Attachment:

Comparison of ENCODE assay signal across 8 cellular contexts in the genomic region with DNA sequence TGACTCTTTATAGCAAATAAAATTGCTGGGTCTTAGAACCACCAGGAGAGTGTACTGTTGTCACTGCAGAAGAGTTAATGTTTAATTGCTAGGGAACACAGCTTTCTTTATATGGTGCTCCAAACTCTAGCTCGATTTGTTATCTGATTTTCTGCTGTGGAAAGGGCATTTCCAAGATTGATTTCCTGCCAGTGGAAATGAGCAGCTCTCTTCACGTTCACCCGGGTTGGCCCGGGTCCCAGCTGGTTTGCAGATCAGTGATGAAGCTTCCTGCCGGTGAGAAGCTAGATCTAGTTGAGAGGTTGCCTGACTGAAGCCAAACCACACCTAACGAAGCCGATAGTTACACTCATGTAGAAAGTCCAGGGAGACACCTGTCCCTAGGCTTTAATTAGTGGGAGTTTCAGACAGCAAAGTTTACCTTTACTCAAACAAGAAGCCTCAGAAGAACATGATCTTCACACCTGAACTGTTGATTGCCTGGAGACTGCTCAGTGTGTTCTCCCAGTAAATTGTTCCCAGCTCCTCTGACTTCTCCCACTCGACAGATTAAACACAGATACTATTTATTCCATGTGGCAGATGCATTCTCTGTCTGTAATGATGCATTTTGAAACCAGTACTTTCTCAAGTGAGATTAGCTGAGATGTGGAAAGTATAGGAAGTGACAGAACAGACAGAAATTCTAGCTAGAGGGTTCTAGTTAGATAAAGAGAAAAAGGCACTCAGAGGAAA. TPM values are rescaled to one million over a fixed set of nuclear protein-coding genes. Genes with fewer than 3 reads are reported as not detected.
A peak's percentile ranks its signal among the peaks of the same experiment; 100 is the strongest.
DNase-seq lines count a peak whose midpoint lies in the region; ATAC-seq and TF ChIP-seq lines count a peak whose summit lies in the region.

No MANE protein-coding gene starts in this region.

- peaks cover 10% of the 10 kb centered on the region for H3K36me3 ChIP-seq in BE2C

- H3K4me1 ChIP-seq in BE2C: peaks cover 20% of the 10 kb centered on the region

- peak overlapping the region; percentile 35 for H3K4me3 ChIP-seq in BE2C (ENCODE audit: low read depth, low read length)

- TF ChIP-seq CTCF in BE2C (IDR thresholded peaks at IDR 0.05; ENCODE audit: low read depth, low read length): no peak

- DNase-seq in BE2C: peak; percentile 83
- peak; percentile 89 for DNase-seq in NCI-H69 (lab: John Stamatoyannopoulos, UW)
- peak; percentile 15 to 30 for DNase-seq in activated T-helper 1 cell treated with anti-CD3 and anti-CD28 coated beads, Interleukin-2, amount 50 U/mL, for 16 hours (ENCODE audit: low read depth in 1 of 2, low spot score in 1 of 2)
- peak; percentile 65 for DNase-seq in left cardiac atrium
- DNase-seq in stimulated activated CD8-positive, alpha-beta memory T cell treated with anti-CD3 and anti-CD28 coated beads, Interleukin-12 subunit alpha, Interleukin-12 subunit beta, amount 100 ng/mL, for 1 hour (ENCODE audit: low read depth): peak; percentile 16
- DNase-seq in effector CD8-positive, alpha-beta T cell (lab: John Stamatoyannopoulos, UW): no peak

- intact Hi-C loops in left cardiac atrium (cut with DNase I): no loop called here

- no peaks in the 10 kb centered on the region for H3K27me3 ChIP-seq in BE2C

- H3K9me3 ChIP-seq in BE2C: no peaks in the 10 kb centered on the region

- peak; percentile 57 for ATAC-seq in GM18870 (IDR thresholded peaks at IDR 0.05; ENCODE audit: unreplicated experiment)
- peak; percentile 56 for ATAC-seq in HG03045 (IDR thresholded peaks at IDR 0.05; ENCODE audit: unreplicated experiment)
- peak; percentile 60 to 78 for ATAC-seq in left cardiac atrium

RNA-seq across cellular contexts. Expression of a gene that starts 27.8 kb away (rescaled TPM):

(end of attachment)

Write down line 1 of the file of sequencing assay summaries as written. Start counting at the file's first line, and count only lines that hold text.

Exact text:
Comparison of ENCODE assay signal across 8 cellular contexts in the genomic region with DNA sequence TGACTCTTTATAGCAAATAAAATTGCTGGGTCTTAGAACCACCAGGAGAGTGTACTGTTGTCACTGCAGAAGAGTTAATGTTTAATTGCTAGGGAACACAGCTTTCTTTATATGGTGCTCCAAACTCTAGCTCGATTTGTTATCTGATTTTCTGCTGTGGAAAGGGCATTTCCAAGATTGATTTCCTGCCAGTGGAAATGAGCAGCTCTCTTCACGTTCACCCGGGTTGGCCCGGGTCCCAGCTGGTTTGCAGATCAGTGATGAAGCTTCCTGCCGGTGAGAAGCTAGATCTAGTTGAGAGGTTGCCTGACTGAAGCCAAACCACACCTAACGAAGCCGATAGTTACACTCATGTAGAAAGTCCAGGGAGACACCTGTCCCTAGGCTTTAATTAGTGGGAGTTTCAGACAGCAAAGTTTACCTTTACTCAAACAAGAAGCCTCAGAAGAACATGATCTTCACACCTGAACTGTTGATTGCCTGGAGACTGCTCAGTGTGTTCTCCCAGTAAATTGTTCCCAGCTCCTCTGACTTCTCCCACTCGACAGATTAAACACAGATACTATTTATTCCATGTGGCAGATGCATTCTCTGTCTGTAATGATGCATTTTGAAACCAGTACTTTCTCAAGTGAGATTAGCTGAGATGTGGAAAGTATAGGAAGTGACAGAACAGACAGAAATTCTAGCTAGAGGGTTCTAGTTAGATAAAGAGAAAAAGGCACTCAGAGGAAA. TPM values are rescaled to one million over a fixed set of nuclear protein-coding genes. Genes with fewer than 3 reads are reported as not detected.